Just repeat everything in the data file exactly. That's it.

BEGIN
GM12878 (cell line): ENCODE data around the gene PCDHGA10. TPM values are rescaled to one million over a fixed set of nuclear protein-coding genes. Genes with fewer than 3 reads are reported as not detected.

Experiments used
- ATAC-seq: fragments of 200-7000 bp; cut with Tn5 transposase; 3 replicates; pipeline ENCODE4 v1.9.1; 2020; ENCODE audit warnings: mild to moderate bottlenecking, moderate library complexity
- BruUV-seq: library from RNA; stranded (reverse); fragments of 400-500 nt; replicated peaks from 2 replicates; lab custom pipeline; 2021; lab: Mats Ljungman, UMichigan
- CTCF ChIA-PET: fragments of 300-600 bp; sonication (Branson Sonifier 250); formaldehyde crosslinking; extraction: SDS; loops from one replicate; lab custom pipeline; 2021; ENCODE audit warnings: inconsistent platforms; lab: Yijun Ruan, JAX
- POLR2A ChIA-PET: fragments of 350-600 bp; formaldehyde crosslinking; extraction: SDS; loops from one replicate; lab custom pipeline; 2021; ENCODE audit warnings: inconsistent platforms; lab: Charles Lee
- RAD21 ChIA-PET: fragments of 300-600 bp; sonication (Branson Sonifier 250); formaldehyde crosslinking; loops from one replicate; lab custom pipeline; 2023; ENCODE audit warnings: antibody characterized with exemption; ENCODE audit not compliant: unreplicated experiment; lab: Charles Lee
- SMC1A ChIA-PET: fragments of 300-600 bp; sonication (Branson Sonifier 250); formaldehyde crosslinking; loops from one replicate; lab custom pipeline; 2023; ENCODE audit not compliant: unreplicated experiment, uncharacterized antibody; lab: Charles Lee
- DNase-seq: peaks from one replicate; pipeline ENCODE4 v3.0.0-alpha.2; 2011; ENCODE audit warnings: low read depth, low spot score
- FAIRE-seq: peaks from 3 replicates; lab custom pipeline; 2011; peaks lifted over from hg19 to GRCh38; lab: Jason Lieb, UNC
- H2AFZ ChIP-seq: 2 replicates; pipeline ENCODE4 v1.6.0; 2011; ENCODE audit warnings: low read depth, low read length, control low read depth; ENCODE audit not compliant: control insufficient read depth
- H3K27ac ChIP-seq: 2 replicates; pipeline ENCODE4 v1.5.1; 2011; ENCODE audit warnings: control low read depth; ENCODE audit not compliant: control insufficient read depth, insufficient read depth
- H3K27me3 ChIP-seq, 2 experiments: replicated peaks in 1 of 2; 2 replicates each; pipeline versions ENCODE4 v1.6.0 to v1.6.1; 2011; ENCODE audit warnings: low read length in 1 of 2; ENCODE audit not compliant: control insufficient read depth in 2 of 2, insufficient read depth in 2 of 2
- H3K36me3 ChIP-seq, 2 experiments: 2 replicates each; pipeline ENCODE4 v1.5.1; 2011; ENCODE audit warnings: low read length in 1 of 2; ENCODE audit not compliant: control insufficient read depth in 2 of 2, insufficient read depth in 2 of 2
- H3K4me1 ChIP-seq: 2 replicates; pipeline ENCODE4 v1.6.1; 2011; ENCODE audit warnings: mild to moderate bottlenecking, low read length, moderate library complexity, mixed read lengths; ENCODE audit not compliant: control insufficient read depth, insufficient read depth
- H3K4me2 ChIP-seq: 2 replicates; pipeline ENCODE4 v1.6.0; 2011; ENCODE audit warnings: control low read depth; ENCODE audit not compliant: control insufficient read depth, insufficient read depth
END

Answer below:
GM12878 (cell line): ENCODE data around the gene PCDHGA10. TPM values are rescaled to one million over a fixed set of nuclear protein-coding genes. Genes with fewer than 3 reads are reported as not detected.

Experiments used
- ATAC-seq: fragments of 200-7000 bp; cut with Tn5 transposase; 3 replicates; pipeline ENCODE4 v1.9.1; 2020; ENCODE audit warnings: mild to moderate bottlenecking, moderate library complexity
- BruUV-seq: library from RNA; stranded (reverse); fragments of 400-500 nt; replicated peaks from 2 replicates; lab custom pipeline; 2021; lab: Mats Ljungman, UMichigan
- CTCF ChIA-PET: fragments of 300-600 bp; sonication (Branson Sonifier 250); formaldehyde crosslinking; extraction: SDS; loops from one replicate; lab custom pipeline; 2021; ENCODE audit warnings: inconsistent platforms; lab: Yijun Ruan, JAX
- POLR2A ChIA-PET: fragments of 350-600 bp; formaldehyde crosslinking; extraction: SDS; loops from one replicate; lab custom pipeline; 2021; ENCODE audit warnings: inconsistent platforms; lab: Charles Lee
- RAD21 ChIA-PET: fragments of 300-600 bp; sonication (Branson Sonifier 250); formaldehyde crosslinking; loops from one replicate; lab custom pipeline; 2023; ENCODE audit warnings: antibody characterized with exemption; ENCODE audit not compliant: unreplicated experiment; lab: Charles Lee
- SMC1A ChIA-PET: fragments of 300-600 bp; sonication (Branson Sonifier 250); formaldehyde crosslinking; loops from one replicate; lab custom pipeline; 2023; ENCODE audit not compliant: unreplicated experiment, uncharacterized antibody; lab: Charles Lee
- DNase-seq: peaks from one replicate; pipeline ENCODE4 v3.0.0-alpha.2; 2011; ENCODE audit warnings: low read depth, low spot score
- FAIRE-seq: peaks from 3 replicates; lab custom pipeline; 2011; peaks lifted over from hg19 to GRCh38; lab: Jason Lieb, UNC
- H2AFZ ChIP-seq: 2 replicates; pipeline ENCODE4 v1.6.0; 2011; ENCODE audit warnings: low read depth, low read length, control low read depth; ENCODE audit not compliant: control insufficient read depth
- H3K27ac ChIP-seq: 2 replicates; pipeline ENCODE4 v1.5.1; 2011; ENCODE audit warnings: control low read depth; ENCODE audit not compliant: control insufficient read depth, insufficient read depth
- H3K27me3 ChIP-seq, 2 experiments: replicated peaks in 1 of 2; 2 replicates each; pipeline versions ENCODE4 v1.6.0 to v1.6.1; 2011; ENCODE audit warnings: low read length in 1 of 2; ENCODE audit not compliant: control insufficient read depth in 2 of 2, insufficient read depth in 2 of 2
- H3K36me3 ChIP-seq, 2 experiments: 2 replicates each; pipeline ENCODE4 v1.5.1; 2011; ENCODE audit warnings: low read length in 1 of 2; ENCODE audit not compliant: control insufficient read depth in 2 of 2, insufficient read depth in 2 of 2
- H3K4me1 ChIP-seq: 2 replicates; pipeline ENCODE4 v1.6.1; 2011; ENCODE audit warnings: mild to moderate bottlenecking, low read length, moderate library complexity, mixed read lengths; ENCODE audit not compliant: control insufficient read depth, insufficient read depth
- H3K4me2 ChIP-seq: 2 replicates; pipeline ENCODE4 v1.6.0; 2011; ENCODE audit warnings: control low read depth; ENCODE audit not compliant: control insufficient read depth, insufficient read depth